With $200 million banked on its opening weekend, “The Avengers” has
ushered in the 2012 summer blockbuster season, which this year also
will be revisiting The Men in Black, Spider-Man, The Dark Knight aka
Batman, and Sylvester Stallone and buddies known as The Expendables.
“The Avengers” is the latest showcase in the expanding universe of
film versions of Marvel comics heroes. At its core it is another
good-versus-evil epic, laden with spectacular special effects, and
left wide open for sequels and spinoffs. The hook in this movie is
that these superheroes, previously seen going up against villains on
their own or with some semi-reliable mortal allies, instead team up
to form a formidable group. It’s called The Avenger Initiative, and
when the world is in peril of being overrun by hostiles, Nick Fury
(Samuel L. Jackson), the head of the security entity known as
S.H.I.E.L.D., activates the initiative, against the will of the
Thus, brought together are Captain America aka Steve Rogers (Chris
Evans), Iron Man aka Tony Stark (Robert Downey Jr.), Dr. Banner aka
The Hulk (Mark Ruffalo, taking over for Edward Norton who took over
for Eric Bana in previous depictions of the character), Natasha
Romanoff aka Black Widow (Scarlett Johansson), Thor aka Norse God of
Thunder (Chris Hemsworth) and Agent Clint Barton, no aka (Jeremy
Renner) , the latter who needs a good thump upside the head from
Black Widow to get his act together and join the good guys.
Naturally, the adventure requires a strutting, overconfident bad
guy, and stepping up is Loki (Tom Hiddleston), aka exiled Norse God and half-brother
of Thor. Loki is one of these guys who gets off
having the vanquished masses kneel reverentially before him, and one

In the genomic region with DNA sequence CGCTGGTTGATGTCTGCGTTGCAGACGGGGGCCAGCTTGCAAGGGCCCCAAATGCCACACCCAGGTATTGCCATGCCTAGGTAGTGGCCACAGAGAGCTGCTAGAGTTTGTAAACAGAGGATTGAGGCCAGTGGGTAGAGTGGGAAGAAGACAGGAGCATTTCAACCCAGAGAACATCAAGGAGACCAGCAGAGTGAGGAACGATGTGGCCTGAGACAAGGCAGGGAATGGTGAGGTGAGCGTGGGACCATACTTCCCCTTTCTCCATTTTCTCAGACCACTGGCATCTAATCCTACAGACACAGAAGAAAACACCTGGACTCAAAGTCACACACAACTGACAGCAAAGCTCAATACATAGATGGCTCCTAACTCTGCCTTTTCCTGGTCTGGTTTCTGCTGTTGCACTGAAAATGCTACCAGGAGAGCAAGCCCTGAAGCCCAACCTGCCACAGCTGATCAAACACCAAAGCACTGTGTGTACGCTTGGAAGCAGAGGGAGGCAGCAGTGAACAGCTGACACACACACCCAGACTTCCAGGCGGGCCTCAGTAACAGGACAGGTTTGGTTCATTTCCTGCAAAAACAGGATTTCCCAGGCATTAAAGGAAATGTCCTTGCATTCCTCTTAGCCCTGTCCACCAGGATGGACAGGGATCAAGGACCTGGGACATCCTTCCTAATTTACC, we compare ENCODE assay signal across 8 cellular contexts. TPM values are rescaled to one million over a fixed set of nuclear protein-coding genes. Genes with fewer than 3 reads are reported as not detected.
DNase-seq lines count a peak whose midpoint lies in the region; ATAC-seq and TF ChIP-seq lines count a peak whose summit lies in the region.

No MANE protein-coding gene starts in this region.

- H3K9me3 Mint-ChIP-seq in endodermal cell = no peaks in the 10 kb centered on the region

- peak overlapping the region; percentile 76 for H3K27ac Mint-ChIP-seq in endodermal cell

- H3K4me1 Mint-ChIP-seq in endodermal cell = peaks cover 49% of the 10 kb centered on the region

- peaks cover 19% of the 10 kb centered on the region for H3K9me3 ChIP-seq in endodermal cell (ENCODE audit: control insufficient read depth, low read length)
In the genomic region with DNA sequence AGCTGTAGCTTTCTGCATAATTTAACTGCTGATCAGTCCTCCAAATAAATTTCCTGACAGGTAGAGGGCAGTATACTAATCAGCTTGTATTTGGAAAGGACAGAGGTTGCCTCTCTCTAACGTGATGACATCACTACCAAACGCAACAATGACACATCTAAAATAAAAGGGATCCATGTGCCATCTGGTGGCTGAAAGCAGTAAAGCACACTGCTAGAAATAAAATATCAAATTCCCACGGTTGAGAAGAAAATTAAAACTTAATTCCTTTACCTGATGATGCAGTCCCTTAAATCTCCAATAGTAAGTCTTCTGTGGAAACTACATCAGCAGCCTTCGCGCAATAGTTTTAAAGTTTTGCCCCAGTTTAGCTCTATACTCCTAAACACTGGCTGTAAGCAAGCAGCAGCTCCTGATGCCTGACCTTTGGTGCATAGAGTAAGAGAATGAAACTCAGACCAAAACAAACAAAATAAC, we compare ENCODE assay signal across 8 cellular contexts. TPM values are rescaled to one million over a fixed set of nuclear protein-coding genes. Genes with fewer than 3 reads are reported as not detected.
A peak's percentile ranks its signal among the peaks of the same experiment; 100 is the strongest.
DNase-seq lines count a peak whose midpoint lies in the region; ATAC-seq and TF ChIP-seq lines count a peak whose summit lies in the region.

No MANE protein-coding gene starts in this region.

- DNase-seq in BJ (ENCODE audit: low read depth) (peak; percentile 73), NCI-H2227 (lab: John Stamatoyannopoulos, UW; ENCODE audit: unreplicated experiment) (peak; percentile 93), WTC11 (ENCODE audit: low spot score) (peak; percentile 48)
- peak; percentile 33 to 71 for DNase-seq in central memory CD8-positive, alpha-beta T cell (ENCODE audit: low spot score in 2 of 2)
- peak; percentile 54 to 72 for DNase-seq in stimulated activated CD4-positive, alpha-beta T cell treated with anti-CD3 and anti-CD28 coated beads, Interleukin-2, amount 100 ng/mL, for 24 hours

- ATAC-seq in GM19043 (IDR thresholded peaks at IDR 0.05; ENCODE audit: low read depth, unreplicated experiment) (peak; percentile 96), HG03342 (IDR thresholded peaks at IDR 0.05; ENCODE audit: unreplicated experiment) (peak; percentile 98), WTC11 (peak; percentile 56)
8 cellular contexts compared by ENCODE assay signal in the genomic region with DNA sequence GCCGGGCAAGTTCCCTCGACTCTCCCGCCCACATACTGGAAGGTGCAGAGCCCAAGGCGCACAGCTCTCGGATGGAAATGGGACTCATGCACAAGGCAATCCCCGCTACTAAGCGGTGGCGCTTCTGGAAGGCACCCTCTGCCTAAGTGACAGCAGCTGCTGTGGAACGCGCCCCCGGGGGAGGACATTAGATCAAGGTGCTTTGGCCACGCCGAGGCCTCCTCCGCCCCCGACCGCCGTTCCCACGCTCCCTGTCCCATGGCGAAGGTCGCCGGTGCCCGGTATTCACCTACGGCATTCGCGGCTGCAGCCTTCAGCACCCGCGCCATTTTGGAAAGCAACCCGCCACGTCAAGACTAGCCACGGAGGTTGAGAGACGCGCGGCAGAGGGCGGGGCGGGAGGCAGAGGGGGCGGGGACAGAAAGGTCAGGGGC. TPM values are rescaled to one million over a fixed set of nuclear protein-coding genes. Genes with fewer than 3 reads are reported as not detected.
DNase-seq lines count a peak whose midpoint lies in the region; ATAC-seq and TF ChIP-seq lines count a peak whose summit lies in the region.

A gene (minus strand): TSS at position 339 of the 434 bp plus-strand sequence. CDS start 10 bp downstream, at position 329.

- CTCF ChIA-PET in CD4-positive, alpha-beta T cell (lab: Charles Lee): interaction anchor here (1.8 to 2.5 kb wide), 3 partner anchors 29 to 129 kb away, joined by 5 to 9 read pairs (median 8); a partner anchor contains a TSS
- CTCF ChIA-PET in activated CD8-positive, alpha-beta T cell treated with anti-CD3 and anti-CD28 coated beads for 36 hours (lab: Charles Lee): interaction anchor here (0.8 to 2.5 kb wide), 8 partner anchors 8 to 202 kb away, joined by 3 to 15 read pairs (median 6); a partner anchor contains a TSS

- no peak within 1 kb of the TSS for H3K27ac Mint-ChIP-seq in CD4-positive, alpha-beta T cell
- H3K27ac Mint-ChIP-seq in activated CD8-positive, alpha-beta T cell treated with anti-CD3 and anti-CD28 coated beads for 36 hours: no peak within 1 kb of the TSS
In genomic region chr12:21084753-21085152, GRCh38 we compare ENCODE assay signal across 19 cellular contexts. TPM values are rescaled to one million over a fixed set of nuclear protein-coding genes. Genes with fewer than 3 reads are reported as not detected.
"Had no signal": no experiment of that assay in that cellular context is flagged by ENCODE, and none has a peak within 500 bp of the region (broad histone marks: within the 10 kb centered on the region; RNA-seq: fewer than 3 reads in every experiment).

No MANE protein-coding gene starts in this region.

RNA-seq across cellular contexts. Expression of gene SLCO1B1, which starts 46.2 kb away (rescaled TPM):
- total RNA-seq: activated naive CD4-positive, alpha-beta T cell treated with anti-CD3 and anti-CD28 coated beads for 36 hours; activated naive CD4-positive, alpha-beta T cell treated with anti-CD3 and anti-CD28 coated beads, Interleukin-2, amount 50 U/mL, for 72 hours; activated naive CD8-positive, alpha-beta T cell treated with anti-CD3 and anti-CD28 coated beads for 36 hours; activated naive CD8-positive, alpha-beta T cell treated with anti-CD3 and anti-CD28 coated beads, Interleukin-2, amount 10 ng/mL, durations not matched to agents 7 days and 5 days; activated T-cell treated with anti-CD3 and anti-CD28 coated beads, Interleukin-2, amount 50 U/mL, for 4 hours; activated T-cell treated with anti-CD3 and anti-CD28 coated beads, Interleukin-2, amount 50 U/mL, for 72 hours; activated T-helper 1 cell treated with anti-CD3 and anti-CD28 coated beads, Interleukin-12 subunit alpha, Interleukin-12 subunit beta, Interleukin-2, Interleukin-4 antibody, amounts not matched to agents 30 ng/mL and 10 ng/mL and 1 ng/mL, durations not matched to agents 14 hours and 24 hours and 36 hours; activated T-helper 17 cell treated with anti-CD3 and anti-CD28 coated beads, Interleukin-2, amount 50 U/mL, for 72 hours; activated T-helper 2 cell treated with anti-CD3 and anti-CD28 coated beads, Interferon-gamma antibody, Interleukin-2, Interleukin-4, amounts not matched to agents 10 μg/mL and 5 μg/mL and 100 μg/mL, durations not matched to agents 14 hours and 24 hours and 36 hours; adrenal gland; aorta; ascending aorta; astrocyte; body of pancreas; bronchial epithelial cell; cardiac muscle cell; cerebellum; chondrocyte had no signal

can just imagine, in prepping for this objective of conquering the
world, that he had a digital chat with General Zod, the fellow who coveted the
same goals in “Superman II:”
Loki: Hey, Zod. I plan to conquer Earth and have them kneel before
me. Any advice?
Zod: Yeah. Don’t do it. While it’s a rush initially, all this
genuflecting gets old real quick.
Loki: Ah, it can’t be that bad.
Zod: I’m telling you brother, I learned the hard way. But I guess
you won’t listen. But DO take this advice: Don’t bring along any
excess emotional baggage, like wanting to extract revenge or
anything. That just messes up the works.
Zod: By the way, we shouldn’t be chatting. You’re with Marvel and
I’m with DC. This kind of fraternization could get us in trouble.
Loki obviously will not heed anybody’s advice. With the volatile
Tesseract power source in his possession, with Dr. Selvig (Stellan
Skarsgard) under his spell and building a portal opener, and with a
Chitauri army ready to use that portal to drop in on Earth and do
battle, Loki believes he can smile triumphantly.
Meanwhile, The Avengers comprise of heroes of different walks and it
is evident these people are not likely to get together to watch
Monday Night Football or form a book club. A lot of bickering ensues
although they all step lightly around Dr. Banner, not wanting to rile
him up and have him turn into the nasty Hulk. Even Fury’s pep talks
are fruitless. It takes a tragedy to bring them together, whereupon,
As usual, Stark has a monopoly on all the humorous quips throughout
the movie, but it’s the Hulk of all things who gets all the big
laughs (those who have seen the movie know what I’m talking about).
Also livening things up are great cameos by Stan Lee, especially
Gwyneth Paltrow reprising her role as Stark’s able
assistant Pepper Potts and Harry Dean Stanton appearing in a brief
nod to a classic of 30 years ago, “Alien.”
Writer-director Joss Whedon does a good job of allowing each Avenger
a chance to showcase his/her skills or interact with one another. In
particular, a good mismatch of personalities is that of Tony Stark
and Steve Rogers, Stark being the self-absorbed partier and not known
to be a team player while Rogers is the total soldier, dedicated to
looking out for his fellow fighters.
Savvy fans of these Marvel movie adaptations have learned to sit
through the credits for an epilogue that will hint of things to come.
Such is the case with “The Avengers,” except there is not one, but
two taglines, so stick around to the end. The final scene is
wonderful in its simplicity.